I guess that every prime number occurs as the greatest common divisor of two consecutive square free numbers, which I don't expect a proof of.

But I've done some experiments indicating that:

If $m, n$ are consecutive square free numbers then $\gcd(m, n)$ is not composite.

Is that true and can it be proved?

  • 1
    $\begingroup$ If $m=p_1p_2k$ and $n=p_1p_2(k+1)$, so that $\gcd(m,n)=p_1p_2$,then you require $p_1p_2-1$ consecutive non-square-free numbers if $m,n$ are to be consecutive square-free positive integers. The smallest that $p_1p_2$ can be is $6$. It is claimed that arbitrarily long sequences of non-square-free numbers occur, but they occur at significantly large magnitudes. See OEIS A045882 $\endgroup$ Commented Jan 13, 2020 at 22:17
  • $\begingroup$ @KeithBackman: It's not just claimed – see the proof in the Wikipedia section I linked to under lulu's answer. $\endgroup$
    – joriki
    Commented Jan 13, 2020 at 22:58

1 Answer 1


Barring miscalculation we have $$\gcd(28331962460555993122305,28331962460555993122290)=15$$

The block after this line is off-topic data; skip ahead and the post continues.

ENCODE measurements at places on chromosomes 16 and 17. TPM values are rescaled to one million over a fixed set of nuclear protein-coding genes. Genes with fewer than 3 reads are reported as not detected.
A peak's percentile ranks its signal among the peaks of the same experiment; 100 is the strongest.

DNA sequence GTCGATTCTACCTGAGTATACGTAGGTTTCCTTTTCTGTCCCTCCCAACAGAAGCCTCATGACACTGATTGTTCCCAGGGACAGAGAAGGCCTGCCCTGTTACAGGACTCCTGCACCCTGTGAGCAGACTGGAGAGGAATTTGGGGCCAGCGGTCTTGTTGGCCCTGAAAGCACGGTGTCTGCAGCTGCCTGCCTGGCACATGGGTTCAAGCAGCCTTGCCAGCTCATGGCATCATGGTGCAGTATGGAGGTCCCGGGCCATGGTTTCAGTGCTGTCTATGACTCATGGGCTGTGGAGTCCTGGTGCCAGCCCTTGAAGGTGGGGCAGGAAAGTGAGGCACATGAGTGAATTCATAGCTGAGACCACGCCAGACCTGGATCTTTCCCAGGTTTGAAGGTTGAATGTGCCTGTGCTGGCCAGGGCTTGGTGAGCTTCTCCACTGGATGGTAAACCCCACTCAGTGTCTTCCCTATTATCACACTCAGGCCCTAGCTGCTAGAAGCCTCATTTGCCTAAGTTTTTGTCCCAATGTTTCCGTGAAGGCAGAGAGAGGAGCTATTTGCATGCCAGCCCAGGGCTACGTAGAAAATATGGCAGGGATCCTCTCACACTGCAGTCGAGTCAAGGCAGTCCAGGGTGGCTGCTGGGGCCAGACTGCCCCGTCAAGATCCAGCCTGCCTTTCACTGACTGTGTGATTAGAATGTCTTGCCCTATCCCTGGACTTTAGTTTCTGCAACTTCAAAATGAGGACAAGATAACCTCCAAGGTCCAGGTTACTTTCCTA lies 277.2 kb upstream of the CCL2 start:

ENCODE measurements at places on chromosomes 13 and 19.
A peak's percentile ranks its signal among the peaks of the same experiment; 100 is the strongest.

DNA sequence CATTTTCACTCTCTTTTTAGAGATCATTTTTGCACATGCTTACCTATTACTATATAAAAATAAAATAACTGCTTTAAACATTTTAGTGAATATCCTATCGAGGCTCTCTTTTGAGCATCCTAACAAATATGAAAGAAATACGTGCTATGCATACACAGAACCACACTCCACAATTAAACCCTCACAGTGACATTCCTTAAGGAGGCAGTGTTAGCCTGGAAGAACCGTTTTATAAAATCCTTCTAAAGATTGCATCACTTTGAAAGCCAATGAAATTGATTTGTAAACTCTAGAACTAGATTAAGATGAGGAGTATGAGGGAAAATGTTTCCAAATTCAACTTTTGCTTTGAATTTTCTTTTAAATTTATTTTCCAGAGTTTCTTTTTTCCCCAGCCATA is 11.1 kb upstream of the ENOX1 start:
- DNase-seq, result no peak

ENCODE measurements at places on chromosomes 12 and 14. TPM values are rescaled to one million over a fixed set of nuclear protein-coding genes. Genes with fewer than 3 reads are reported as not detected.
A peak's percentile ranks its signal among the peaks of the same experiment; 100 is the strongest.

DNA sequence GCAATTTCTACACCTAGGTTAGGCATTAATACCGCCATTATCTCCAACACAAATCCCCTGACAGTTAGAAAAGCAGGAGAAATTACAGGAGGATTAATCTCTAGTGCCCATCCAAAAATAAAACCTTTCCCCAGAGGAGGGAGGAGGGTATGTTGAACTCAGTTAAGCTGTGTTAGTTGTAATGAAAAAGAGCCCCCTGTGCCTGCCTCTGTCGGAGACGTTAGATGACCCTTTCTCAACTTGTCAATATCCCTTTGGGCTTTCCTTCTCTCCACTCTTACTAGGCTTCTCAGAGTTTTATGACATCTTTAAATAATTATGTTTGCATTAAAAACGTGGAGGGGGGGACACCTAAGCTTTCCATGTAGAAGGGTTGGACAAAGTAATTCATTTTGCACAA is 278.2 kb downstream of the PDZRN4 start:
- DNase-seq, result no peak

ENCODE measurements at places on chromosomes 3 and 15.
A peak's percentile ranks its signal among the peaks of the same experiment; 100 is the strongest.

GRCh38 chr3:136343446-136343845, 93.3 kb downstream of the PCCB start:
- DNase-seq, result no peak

And these two numbers are consecutive square free integers. Indeed we can obtain the relevant factorings via WA.

This example was constructed out of the Chinese Remainder Theorem, using $$\text {ChineseRemainder}[(0,1,2,3,4,5,6,7,8,10,11,14),$$$$(15,4,7^2,9,11^2,25,13^2,17^2,19^2,23^2,29^2,31^2)]$$ in WA

  • $\begingroup$ I was just about to start doing the same thing :-) Is there a reason why you used $15$ and not $12=2^2\cdot3$? (I'm aware that $6=2\cdot3$ wouldn't work.) (I mean as the difference of the two numbers, obviously not as their $\gcd$, which would have to be $6$.) $\endgroup$
    – joriki
    Commented Jan 13, 2020 at 22:06
  • $\begingroup$ @joriki Well...when I realized that $6$ failed I gave up on even factors immediately. This might have been too hasty. $\endgroup$
    – lulu
    Commented Jan 13, 2020 at 22:08
  • $\begingroup$ The problem with $6=2\cdot3$ is that it forces one of the numbers to be multiples of $4=2^2$, since there are no other residues of $2$ to move to. But with difference $12=2^2\cdot3$ both numbers can be free of $2^2$. $\endgroup$
    – joriki
    Commented Jan 13, 2020 at 22:09
  • $\begingroup$ Indeed with ChineseRemainder $[(-1,-2,-3,-4,-5,-6,-7,-8,-9,-10,-11),(5^2,2^2,3^2,7^2,11^2,13^2,17^2,19^2,23^2,29^2,31^2)]$ we get $\gcd(30721170216859104770574,30721170216859104770574+12)=6$. $\endgroup$
    – joriki
    Commented Jan 13, 2020 at 22:13
  • $\begingroup$ @joriki Ah, good. That's better. $\endgroup$
    – lulu
    Commented Jan 13, 2020 at 22:14

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